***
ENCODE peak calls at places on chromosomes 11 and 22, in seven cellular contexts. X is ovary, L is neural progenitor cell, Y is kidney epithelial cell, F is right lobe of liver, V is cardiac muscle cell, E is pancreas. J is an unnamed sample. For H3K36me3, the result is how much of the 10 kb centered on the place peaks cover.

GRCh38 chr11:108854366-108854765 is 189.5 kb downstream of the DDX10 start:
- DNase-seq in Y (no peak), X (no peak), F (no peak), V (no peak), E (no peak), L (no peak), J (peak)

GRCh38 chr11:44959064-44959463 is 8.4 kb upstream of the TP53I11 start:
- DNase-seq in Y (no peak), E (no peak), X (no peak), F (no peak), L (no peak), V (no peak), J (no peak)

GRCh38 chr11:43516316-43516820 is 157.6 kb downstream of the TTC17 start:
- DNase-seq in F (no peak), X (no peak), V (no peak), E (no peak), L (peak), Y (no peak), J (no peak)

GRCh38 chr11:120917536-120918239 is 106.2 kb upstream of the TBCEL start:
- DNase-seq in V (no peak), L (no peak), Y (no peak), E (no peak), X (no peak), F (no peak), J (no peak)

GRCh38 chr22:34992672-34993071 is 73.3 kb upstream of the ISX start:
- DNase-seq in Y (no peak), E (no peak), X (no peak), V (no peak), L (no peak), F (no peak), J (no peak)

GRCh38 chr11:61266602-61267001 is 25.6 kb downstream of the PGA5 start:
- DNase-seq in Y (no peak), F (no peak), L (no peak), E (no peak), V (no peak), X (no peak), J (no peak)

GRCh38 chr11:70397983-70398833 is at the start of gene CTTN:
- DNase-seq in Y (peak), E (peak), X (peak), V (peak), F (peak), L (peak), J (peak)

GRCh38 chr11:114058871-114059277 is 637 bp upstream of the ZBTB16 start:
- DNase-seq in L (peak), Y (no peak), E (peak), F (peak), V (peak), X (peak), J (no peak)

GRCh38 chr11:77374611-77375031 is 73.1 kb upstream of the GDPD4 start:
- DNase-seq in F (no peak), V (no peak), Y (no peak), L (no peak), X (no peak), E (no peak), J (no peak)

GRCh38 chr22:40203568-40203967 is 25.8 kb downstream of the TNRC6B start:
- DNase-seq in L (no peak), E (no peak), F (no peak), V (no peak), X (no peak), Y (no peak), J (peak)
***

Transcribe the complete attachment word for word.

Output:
ENCODE peak calls at places on chromosomes 11 and 22, in seven cellular contexts. X is ovary, L is neural progenitor cell, Y is kidney epithelial cell, F is right lobe of liver, V is cardiac muscle cell, E is pancreas. J is an unnamed sample. For H3K36me3, the result is how much of the 10 kb centered on the place peaks cover.

GRCh38 chr11:108854366-108854765 is 189.5 kb downstream of the DDX10 start:
- DNase-seq in Y (no peak), X (no peak), F (no peak), V (no peak), E (no peak), L (no peak), J (peak)

GRCh38 chr11:44959064-44959463 is 8.4 kb upstream of the TP53I11 start:
- DNase-seq in Y (no peak), E (no peak), X (no peak), F (no peak), L (no peak), V (no peak), J (no peak)

GRCh38 chr11:43516316-43516820 is 157.6 kb downstream of the TTC17 start:
- DNase-seq in F (no peak), X (no peak), V (no peak), E (no peak), L (peak), Y (no peak), J (no peak)

GRCh38 chr11:120917536-120918239 is 106.2 kb upstream of the TBCEL start:
- DNase-seq in V (no peak), L (no peak), Y (no peak), E (no peak), X (no peak), F (no peak), J (no peak)

GRCh38 chr22:34992672-34993071 is 73.3 kb upstream of the ISX start:
- DNase-seq in Y (no peak), E (no peak), X (no peak), V (no peak), L (no peak), F (no peak), J (no peak)

GRCh38 chr11:61266602-61267001 is 25.6 kb downstream of the PGA5 start:
- DNase-seq in Y (no peak), F (no peak), L (no peak), E (no peak), V (no peak), X (no peak), J (no peak)

GRCh38 chr11:70397983-70398833 is at the start of gene CTTN:
- DNase-seq in Y (peak), E (peak), X (peak), V (peak), F (peak), L (peak), J (peak)

GRCh38 chr11:114058871-114059277 is 637 bp upstream of the ZBTB16 start:
- DNase-seq in L (peak), Y (no peak), E (peak), F (peak), V (peak), X (peak), J (no peak)

GRCh38 chr11:77374611-77375031 is 73.1 kb upstream of the GDPD4 start:
- DNase-seq in F (no peak), V (no peak), Y (no peak), L (no peak), X (no peak), E (no peak), J (no peak)

GRCh38 chr22:40203568-40203967 is 25.8 kb downstream of the TNRC6B start:
- DNase-seq in L (no peak), E (no peak), F (no peak), V (no peak), X (no peak), Y (no peak), J (peak)